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Transformations of Leadership

Harthill Consulting, Hewelsfield, England.
Harvard business review (Impact Factor: 1.27). 05/2005; 83(4):66-76, 133.
Source: PubMed

ABSTRACT Most developmental psychologists agree that what differentiates one leader from another is not so much philosophy of leadership, personality, or style of management. Rather, it's internal "action logic"--how a leader interprets the surroundings and reacts when his or her power or safety is challenged. Relatively few leaders, however, try to understand their action logic, and fewer still have explored the possibility of changing it. They should, because leaders who undertake this voyage of personal understanding and development can transform not only their own capabilities but also those of their companies. The authors draw on 25 years of consulting experience and collaboration with psychologist Susanne Cook-Greuter to present a typology of leadership based on the way managers personally make sense of the world around them. Rooke and Torbert classify leaders into seven distinct actionlogic categories: Opportunists, Diplomats, Experts, Achievers, Individualists, Strategists, and Alchemists-the first three associated with below-average performance, the latter four with medium to high performance. These leadership styles are not fixed, the authors say, and executives who are willing to work at developing themselves and becoming more self-aware can almost certainly move toward one of the more effective action logics. A Diplomat, for instance, can succeed through hard work and self-reflection at transforming himself into a Strategist. Few people may become Alchemists, but many will have the desire and potential to become Individualists and Strategists. Corporations that help their executives and leadership teams to examine their action logics can reap rich rewards.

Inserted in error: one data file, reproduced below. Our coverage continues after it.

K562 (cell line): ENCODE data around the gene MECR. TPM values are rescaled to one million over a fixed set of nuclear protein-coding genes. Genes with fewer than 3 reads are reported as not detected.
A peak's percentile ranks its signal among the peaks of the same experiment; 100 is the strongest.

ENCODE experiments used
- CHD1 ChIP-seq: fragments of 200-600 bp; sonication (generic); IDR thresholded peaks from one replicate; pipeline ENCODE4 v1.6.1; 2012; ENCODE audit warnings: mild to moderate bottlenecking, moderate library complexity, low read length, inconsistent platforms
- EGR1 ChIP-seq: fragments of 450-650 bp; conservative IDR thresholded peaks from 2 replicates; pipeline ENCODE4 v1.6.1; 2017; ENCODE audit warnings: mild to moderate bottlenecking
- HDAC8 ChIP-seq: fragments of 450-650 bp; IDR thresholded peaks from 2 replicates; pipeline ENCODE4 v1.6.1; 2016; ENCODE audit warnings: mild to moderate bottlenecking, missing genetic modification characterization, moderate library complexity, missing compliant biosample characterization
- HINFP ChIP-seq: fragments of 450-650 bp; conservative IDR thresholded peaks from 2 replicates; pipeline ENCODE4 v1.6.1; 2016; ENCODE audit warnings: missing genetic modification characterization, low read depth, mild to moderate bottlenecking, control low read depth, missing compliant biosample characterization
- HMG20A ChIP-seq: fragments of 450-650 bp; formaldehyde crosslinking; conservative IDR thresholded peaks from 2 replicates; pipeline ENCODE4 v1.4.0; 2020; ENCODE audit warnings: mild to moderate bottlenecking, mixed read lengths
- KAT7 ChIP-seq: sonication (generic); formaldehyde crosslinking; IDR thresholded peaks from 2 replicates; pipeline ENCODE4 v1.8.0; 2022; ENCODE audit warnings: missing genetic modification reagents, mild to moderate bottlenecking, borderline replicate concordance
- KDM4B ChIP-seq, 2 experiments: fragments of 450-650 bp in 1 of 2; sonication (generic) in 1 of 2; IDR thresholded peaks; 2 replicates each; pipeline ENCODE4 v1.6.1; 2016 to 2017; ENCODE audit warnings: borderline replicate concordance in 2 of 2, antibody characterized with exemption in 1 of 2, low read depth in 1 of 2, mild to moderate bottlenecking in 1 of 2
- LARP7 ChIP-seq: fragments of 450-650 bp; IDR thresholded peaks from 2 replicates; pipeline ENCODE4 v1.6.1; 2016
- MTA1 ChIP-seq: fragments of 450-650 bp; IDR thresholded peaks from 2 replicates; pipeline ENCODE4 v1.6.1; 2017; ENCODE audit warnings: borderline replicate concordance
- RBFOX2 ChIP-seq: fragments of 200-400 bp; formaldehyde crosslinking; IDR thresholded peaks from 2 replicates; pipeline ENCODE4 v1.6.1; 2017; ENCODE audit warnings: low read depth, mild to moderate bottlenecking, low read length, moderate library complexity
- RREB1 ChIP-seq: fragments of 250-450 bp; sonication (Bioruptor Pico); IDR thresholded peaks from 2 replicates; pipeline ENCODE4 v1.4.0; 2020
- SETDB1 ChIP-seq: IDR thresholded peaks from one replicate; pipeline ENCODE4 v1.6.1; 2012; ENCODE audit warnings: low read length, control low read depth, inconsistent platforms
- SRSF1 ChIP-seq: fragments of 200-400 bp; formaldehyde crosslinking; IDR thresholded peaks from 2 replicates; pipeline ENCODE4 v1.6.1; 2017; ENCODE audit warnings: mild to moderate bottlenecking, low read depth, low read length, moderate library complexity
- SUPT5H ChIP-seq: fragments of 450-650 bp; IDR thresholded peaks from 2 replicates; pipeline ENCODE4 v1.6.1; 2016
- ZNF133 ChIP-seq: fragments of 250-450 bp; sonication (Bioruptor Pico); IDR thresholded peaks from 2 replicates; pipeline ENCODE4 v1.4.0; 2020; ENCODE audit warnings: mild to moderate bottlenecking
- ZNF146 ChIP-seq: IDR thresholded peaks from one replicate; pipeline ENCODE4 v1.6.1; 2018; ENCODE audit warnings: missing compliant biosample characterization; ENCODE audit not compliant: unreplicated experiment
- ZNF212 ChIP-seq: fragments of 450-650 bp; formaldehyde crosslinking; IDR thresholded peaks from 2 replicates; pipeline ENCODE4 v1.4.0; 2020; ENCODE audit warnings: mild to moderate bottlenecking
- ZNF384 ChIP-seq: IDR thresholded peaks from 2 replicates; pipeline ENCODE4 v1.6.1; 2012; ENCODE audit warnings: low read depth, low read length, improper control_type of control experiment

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    • "These are the capacities that have been found to evolve at postconventional levels of development (Cook-Greuter, 1999; Hewlett, 2004; Kegan, 1994; Miller & Cook-Greuter, 1994). Now more than ever, the world needs leaders who operate from post-conventional consciousness because of their transformational capacity, agility, creativity, flexibility and mature insight (Barker & Torbert, 2011; Cook-Greuter, 2004; Joiner & Josephs, 2007; Kegan & Lahey, 2009; Rooke & Torbert, 2005). This research explored whether development to post-conventional consciousness could be facilitated within Australian community leadership programs. "
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    • "Third, this study is based on the developmental perspective , which has certain limits. Theories of adult development tend to assign post-conventional stages greater value in terms of abilities, value system and vision than conventional and pre-conventional stages (Kegan 1994; Cook-Greuter 2004; Rooke and Torbert 2005). Since post-conventional stages comprise approximately 15 % of the adult population, this theory may appear elitist for some audiences. "
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